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Georgian Breakaway Region Transfers Soviet-Era Seaside Dacha to Russia

Black Sea coast in Pitsunda, Abkhazia. Hons084 / Wikimedia Commons (CC BY-SA 4.0)

The breakaway Georgian region of Abkhazia on Wednesday ratified a deal transferring a dacha in the coastal town of Pitsunda to Russia's Federal Protection Service (FSO).

Located on the Black Sea Coast, the Soviet-built Pitsunda dacha has long been a popular holiday destination for Soviet, Russian and allied leaders. Its transfer has sparked protests by locals concerned that the transfer of Abkhaz land to foreigners is a threat to the independence of Abkhazia, a separatist state internationally recognized as part of Georgia. 

The parliament voted 26-2 in favor of ratification, with seven members absent.

The transfer comes with a symbolic annual payment of 1 ruble ($0.01).

The parliament was expected to convene at 11 a.m. for the vote, but members arrived at 5 a.m. in what critics called an attempt to avoid protests. Despite their efforts, some protesters and journalists were present outside the parliament at the unexpectedly early hour, with more protests planned for later in the day.

The date of the vote had already been moved forward after initially being scheduled for Thursday. Hundreds of protesters began to gather outside the parliament on Tuesday, with more expected.

The agreement to sell the dacha building and lease 301 adjoining hectares of land and sea for 49 years to the FSO dates to 1995, but no practical steps had been taken since to transfer the property.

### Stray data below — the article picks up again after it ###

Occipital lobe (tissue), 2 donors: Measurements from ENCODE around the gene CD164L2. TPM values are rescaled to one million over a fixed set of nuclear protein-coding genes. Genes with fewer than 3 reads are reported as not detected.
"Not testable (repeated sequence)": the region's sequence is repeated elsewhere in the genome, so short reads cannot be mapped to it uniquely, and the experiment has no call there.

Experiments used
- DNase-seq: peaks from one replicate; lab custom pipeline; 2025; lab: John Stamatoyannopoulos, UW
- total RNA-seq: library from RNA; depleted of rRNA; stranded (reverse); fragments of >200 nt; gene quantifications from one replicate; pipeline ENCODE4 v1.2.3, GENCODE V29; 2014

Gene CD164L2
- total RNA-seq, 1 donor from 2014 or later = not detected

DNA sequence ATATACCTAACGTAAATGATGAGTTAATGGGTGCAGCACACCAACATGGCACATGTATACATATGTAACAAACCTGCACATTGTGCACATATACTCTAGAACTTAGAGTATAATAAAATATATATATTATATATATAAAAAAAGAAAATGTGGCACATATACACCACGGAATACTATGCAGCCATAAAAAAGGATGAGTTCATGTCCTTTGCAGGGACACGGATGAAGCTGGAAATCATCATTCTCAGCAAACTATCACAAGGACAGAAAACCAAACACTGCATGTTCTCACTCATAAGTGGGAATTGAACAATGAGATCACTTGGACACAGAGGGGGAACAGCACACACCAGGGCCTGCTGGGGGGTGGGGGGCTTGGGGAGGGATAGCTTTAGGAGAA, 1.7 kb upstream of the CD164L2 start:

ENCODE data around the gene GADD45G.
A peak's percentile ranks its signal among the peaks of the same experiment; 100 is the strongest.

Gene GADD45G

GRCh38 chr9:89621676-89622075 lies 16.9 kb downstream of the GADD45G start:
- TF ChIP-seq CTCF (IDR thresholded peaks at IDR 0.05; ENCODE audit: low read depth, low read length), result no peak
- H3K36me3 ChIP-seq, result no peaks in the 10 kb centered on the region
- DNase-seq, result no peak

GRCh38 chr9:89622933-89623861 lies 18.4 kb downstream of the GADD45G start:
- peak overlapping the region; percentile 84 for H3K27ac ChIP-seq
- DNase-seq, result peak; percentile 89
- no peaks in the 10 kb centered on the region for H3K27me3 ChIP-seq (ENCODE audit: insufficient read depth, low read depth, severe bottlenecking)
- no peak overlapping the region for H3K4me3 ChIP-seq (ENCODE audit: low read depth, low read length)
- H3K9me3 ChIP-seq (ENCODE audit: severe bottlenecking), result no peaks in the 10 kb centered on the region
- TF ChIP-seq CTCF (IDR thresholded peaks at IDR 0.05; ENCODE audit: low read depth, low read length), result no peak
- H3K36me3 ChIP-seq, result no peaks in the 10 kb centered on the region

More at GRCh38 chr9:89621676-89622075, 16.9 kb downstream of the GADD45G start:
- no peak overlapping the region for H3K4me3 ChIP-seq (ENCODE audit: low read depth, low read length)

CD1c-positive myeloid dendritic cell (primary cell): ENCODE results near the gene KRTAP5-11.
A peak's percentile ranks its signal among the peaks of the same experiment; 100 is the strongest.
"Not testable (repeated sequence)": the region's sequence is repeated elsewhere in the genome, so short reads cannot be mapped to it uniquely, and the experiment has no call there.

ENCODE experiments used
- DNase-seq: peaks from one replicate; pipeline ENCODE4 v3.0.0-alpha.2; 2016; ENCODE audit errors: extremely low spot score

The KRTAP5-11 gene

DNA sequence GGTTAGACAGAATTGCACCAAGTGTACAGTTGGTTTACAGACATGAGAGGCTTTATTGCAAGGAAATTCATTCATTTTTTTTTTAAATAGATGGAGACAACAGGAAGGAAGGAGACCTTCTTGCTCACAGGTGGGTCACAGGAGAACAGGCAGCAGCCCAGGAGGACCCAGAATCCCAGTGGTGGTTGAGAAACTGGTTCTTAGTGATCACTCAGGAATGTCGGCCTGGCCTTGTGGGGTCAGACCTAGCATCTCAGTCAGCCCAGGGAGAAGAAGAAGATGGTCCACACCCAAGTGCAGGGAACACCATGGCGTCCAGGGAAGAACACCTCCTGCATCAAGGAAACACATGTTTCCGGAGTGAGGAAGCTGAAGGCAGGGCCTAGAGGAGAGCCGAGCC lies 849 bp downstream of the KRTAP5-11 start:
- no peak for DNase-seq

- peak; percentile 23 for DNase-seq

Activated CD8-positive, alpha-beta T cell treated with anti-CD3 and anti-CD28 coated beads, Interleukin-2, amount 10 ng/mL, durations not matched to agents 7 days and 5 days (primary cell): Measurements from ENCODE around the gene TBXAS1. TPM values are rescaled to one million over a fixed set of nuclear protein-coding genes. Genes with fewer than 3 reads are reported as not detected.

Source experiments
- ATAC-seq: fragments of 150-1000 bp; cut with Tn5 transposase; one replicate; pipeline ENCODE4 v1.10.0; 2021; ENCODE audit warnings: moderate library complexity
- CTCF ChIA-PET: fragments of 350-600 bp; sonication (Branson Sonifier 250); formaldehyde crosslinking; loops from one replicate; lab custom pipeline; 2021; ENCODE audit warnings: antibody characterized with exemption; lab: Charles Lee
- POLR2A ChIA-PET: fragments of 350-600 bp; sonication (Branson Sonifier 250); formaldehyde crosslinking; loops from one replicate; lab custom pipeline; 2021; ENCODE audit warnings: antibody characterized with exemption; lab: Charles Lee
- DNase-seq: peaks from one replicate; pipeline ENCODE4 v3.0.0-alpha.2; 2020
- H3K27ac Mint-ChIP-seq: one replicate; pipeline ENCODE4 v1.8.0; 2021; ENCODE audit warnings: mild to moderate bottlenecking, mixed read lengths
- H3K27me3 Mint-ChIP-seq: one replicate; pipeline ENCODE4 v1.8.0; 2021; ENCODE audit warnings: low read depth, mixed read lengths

Both governments secretly signed an extension in January 2022 before making it public and presenting it to the parliament for ratification in July 2022.

Several amendments were added to the agreement to appease protesters, including a requirement that the FSO obtain permission to construct new buildings or facilities on the land and a clause that terminates the agreement if the FSO donates, sells or transfers the dacha to a third party.

Russia has maintained a permanent military base in Abkhazia since its five-day war against Georgia in 2008.

Observers say that Abkhazia’s close relationship with Russia should worry both Georgians and Abkhaz concerned with maintaining their sovereignty.

Georgia's pro-Western President Salome Zourabichvili tweeted that the transfer of the land in Pitsunda, known as Bichvinta in Georgian, “is a form of annexation of Georgian territory by Russia.”

However, Abkhazia's leader Aslan Bzhania, who signed the ratification at 9 a.m. Wednesday, put the breakaway government's position concisely: “Russia can live without this dacha as well, but can we survive without support from Russia?”

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